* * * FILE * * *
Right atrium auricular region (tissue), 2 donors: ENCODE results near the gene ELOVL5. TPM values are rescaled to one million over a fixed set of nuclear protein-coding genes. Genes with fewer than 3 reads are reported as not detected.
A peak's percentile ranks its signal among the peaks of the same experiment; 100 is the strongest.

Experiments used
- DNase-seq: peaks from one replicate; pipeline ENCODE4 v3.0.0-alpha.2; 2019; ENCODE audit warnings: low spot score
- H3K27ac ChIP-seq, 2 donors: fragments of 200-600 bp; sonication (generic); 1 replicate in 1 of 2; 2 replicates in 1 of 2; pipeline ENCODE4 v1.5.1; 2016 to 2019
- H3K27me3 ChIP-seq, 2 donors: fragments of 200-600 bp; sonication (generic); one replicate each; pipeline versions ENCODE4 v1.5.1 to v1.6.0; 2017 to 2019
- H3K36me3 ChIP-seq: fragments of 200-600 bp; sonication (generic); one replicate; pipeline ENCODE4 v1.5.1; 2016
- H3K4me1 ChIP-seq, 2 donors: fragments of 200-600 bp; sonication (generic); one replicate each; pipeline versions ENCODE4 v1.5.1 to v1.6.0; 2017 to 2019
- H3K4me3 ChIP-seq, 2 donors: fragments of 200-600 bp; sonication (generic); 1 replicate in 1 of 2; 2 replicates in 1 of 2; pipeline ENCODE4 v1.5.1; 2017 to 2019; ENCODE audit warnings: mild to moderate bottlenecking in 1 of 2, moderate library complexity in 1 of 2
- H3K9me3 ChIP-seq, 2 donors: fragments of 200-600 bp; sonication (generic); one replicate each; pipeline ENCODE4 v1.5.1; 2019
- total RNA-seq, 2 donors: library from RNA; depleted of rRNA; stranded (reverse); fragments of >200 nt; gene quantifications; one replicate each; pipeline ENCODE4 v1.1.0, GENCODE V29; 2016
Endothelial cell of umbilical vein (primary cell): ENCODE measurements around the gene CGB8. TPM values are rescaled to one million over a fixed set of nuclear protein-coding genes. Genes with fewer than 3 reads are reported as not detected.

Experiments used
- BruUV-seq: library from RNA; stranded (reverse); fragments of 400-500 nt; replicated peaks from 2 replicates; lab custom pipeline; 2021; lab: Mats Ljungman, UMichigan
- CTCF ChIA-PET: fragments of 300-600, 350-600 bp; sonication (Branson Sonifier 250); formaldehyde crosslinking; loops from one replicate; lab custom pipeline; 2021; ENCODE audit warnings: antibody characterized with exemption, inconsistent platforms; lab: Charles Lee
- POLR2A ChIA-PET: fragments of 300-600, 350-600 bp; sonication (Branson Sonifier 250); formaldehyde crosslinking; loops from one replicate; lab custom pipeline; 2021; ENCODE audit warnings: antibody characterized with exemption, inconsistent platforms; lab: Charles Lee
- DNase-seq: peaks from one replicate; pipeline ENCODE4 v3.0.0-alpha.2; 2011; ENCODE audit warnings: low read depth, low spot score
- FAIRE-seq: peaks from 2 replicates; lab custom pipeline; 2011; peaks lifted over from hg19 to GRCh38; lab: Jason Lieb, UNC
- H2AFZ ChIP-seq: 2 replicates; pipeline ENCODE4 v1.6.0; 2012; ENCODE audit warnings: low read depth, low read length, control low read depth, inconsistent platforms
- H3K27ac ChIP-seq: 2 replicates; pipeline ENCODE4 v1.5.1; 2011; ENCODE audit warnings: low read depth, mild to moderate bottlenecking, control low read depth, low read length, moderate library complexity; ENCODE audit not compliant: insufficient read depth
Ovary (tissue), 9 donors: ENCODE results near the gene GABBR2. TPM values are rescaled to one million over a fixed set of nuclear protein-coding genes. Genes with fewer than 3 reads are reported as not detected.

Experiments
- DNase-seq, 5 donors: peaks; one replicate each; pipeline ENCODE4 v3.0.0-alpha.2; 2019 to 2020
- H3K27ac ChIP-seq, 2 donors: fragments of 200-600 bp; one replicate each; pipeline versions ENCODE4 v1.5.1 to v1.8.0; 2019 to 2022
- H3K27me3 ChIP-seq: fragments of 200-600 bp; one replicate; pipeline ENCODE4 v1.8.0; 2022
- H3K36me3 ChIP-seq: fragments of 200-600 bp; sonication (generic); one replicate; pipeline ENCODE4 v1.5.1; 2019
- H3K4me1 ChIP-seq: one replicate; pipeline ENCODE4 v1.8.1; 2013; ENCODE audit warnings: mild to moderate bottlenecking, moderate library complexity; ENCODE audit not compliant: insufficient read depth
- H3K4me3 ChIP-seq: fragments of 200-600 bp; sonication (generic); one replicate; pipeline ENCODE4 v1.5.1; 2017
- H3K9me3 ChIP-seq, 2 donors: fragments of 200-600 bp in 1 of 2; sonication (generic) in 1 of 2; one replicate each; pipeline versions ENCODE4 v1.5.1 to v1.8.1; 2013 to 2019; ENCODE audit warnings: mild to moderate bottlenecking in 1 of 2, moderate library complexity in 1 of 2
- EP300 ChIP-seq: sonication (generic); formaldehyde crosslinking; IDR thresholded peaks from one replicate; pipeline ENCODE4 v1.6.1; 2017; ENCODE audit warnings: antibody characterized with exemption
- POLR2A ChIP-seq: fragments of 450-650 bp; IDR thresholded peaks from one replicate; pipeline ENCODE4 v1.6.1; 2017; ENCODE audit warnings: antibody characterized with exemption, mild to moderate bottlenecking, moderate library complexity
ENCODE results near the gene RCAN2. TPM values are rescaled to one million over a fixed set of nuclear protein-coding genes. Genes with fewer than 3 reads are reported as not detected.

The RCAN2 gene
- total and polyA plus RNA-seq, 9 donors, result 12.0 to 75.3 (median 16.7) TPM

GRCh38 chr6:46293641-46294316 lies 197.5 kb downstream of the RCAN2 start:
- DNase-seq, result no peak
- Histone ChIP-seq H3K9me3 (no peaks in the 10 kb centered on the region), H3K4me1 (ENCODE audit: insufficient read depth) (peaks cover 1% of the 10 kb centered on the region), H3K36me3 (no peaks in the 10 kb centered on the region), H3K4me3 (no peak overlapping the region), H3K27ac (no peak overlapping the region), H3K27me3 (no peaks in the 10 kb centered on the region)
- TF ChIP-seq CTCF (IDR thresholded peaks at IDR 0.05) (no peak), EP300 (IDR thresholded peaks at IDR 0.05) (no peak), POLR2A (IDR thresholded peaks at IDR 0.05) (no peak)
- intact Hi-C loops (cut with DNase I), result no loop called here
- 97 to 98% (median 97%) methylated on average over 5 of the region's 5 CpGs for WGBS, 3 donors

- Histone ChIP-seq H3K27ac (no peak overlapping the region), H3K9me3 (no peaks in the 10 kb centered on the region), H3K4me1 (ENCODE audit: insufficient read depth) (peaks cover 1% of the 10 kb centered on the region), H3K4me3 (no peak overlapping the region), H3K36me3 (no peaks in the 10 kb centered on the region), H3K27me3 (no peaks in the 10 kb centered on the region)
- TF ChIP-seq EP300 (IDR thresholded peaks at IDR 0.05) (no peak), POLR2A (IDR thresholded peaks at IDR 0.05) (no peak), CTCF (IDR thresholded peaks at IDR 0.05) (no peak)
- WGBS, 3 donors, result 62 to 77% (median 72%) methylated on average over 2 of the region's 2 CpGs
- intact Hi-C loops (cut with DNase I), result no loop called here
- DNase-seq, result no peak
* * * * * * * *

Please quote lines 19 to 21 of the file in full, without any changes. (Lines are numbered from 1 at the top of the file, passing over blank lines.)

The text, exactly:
- H2AFZ ChIP-seq: 2 replicates; pipeline ENCODE4 v1.6.0; 2012; ENCODE audit warnings: low read depth, low read length, control low read depth, inconsistent platforms
- H3K27ac ChIP-seq: 2 replicates; pipeline ENCODE4 v1.5.1; 2011; ENCODE audit warnings: low read depth, mild to moderate bottlenecking, control low read depth, low read length, moderate library complexity; ENCODE audit not compliant: insufficient read depth
Ovary (tissue), 9 donors: ENCODE results near the gene GABBR2. TPM values are rescaled to one million over a fixed set of nuclear protein-coding genes. Genes with fewer than 3 reads are reported as not detected.